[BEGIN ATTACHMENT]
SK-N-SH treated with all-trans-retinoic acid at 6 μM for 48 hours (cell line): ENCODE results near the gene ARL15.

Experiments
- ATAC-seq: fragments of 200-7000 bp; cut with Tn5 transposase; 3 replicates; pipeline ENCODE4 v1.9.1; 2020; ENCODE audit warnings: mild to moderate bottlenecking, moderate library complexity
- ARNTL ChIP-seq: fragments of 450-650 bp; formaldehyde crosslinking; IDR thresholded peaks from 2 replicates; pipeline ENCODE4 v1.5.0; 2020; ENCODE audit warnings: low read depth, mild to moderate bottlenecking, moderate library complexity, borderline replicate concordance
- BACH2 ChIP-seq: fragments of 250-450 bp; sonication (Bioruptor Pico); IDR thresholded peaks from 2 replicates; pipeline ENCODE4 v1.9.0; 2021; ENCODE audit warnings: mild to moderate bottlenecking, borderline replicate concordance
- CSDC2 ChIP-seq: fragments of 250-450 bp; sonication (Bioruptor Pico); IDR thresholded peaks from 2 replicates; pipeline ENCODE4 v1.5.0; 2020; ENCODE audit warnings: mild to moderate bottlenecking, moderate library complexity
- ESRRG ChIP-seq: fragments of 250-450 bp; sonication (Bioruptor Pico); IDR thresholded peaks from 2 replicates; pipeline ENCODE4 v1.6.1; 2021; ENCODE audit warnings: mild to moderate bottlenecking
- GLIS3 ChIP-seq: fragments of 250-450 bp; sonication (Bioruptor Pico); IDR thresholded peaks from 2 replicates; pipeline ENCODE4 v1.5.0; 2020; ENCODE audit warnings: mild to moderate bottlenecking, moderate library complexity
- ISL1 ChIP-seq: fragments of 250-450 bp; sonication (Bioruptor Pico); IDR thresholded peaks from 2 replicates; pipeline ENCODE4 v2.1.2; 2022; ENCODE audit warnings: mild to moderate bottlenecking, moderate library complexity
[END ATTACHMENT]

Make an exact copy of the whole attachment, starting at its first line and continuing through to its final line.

SK-N-SH treated with all-trans-retinoic acid at 6 μM for 48 hours (cell line): ENCODE results near the gene ARL15.

Experiments
- ATAC-seq: fragments of 200-7000 bp; cut with Tn5 transposase; 3 replicates; pipeline ENCODE4 v1.9.1; 2020; ENCODE audit warnings: mild to moderate bottlenecking, moderate library complexity
- ARNTL ChIP-seq: fragments of 450-650 bp; formaldehyde crosslinking; IDR thresholded peaks from 2 replicates; pipeline ENCODE4 v1.5.0; 2020; ENCODE audit warnings: low read depth, mild to moderate bottlenecking, moderate library complexity, borderline replicate concordance
- BACH2 ChIP-seq: fragments of 250-450 bp; sonication (Bioruptor Pico); IDR thresholded peaks from 2 replicates; pipeline ENCODE4 v1.9.0; 2021; ENCODE audit warnings: mild to moderate bottlenecking, borderline replicate concordance
- CSDC2 ChIP-seq: fragments of 250-450 bp; sonication (Bioruptor Pico); IDR thresholded peaks from 2 replicates; pipeline ENCODE4 v1.5.0; 2020; ENCODE audit warnings: mild to moderate bottlenecking, moderate library complexity
- ESRRG ChIP-seq: fragments of 250-450 bp; sonication (Bioruptor Pico); IDR thresholded peaks from 2 replicates; pipeline ENCODE4 v1.6.1; 2021; ENCODE audit warnings: mild to moderate bottlenecking
- GLIS3 ChIP-seq: fragments of 250-450 bp; sonication (Bioruptor Pico); IDR thresholded peaks from 2 replicates; pipeline ENCODE4 v1.5.0; 2020; ENCODE audit warnings: mild to moderate bottlenecking, moderate library complexity
- ISL1 ChIP-seq: fragments of 250-450 bp; sonication (Bioruptor Pico); IDR thresholded peaks from 2 replicates; pipeline ENCODE4 v2.1.2; 2022; ENCODE audit warnings: mild to moderate bottlenecking, moderate library complexity